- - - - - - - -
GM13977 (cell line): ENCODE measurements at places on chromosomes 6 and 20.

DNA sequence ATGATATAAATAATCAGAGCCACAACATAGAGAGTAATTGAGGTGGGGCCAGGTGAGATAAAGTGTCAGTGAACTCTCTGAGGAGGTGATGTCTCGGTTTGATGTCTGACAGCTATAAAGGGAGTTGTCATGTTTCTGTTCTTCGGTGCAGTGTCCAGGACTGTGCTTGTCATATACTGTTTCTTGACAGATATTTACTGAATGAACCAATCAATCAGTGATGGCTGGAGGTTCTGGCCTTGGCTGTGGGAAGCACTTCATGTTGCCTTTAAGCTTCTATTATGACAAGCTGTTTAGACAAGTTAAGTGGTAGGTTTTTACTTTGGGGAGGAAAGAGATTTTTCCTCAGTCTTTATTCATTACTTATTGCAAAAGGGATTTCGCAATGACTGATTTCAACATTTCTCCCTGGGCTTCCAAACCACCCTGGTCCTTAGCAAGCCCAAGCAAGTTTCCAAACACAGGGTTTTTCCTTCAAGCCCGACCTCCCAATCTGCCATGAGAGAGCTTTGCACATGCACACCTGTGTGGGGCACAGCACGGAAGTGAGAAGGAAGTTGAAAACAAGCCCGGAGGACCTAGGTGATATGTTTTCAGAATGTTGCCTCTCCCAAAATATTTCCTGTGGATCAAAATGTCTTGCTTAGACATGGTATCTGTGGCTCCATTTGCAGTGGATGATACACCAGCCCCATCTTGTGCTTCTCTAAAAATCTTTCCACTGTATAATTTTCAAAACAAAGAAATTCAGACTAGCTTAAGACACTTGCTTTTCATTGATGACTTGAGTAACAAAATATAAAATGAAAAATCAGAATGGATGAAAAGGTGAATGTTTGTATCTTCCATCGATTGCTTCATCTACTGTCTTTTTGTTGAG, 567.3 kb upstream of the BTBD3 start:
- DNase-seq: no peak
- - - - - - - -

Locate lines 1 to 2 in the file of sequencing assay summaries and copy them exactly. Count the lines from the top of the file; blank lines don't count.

GM13977 (cell line): ENCODE measurements at places on chromosomes 6 and 20.

DNA sequence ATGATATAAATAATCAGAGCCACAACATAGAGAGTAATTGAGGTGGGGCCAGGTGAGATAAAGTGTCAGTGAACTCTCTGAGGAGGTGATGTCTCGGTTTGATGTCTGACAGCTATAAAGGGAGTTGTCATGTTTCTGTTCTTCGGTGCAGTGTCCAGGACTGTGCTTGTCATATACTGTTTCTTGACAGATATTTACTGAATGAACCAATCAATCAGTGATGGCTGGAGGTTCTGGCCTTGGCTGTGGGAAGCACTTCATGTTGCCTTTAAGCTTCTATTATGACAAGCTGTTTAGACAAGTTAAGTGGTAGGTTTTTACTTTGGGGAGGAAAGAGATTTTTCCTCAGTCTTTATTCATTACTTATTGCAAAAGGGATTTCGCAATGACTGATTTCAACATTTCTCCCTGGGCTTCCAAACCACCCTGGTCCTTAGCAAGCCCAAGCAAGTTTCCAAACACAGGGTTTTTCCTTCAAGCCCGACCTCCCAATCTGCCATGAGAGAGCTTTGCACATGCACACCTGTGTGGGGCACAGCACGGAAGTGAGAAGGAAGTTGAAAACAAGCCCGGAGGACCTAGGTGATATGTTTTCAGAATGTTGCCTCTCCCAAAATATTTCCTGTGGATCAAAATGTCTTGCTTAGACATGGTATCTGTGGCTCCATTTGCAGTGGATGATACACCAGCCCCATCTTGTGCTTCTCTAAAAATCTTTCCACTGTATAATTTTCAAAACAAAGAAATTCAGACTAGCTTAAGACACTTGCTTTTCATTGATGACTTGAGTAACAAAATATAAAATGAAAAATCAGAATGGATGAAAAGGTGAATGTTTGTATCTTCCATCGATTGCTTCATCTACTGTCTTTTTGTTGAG, 567.3 kb upstream of the BTBD3 start: